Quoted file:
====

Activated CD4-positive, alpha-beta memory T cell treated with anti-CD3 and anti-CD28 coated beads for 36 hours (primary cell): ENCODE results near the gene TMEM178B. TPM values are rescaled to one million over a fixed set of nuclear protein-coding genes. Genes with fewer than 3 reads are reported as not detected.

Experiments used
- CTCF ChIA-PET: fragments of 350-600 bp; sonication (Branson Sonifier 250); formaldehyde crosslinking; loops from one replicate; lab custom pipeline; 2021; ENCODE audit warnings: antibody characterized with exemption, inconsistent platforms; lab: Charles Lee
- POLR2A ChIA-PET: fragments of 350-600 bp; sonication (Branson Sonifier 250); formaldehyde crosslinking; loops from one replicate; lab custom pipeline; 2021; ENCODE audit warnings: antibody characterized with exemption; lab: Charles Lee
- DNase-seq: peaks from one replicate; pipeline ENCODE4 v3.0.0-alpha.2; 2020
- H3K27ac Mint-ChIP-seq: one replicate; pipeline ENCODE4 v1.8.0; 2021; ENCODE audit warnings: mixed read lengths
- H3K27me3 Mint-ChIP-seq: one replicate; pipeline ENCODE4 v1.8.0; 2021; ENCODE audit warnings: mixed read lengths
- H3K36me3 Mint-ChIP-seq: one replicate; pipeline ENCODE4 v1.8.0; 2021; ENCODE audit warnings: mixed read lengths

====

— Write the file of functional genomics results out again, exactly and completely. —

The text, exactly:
Activated CD4-positive, alpha-beta memory T cell treated with anti-CD3 and anti-CD28 coated beads for 36 hours (primary cell): ENCODE results near the gene TMEM178B. TPM values are rescaled to one million over a fixed set of nuclear protein-coding genes. Genes with fewer than 3 reads are reported as not detected.

Experiments used
- CTCF ChIA-PET: fragments of 350-600 bp; sonication (Branson Sonifier 250); formaldehyde crosslinking; loops from one replicate; lab custom pipeline; 2021; ENCODE audit warnings: antibody characterized with exemption, inconsistent platforms; lab: Charles Lee
- POLR2A ChIA-PET: fragments of 350-600 bp; sonication (Branson Sonifier 250); formaldehyde crosslinking; loops from one replicate; lab custom pipeline; 2021; ENCODE audit warnings: antibody characterized with exemption; lab: Charles Lee
- DNase-seq: peaks from one replicate; pipeline ENCODE4 v3.0.0-alpha.2; 2020
- H3K27ac Mint-ChIP-seq: one replicate; pipeline ENCODE4 v1.8.0; 2021; ENCODE audit warnings: mixed read lengths
- H3K27me3 Mint-ChIP-seq: one replicate; pipeline ENCODE4 v1.8.0; 2021; ENCODE audit warnings: mixed read lengths
- H3K36me3 Mint-ChIP-seq: one replicate; pipeline ENCODE4 v1.8.0; 2021; ENCODE audit warnings: mixed read lengths